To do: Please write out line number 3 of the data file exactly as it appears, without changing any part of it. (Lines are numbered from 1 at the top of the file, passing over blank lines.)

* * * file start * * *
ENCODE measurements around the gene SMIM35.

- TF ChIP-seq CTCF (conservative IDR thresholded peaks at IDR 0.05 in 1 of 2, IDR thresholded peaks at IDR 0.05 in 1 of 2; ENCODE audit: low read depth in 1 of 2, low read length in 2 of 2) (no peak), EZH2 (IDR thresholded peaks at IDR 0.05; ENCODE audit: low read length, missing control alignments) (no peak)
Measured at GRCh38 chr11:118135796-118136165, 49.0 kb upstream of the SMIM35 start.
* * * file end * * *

Measured at GRCh38 chr11:118135796-118136165, 49.0 kb upstream of the SMIM35 start.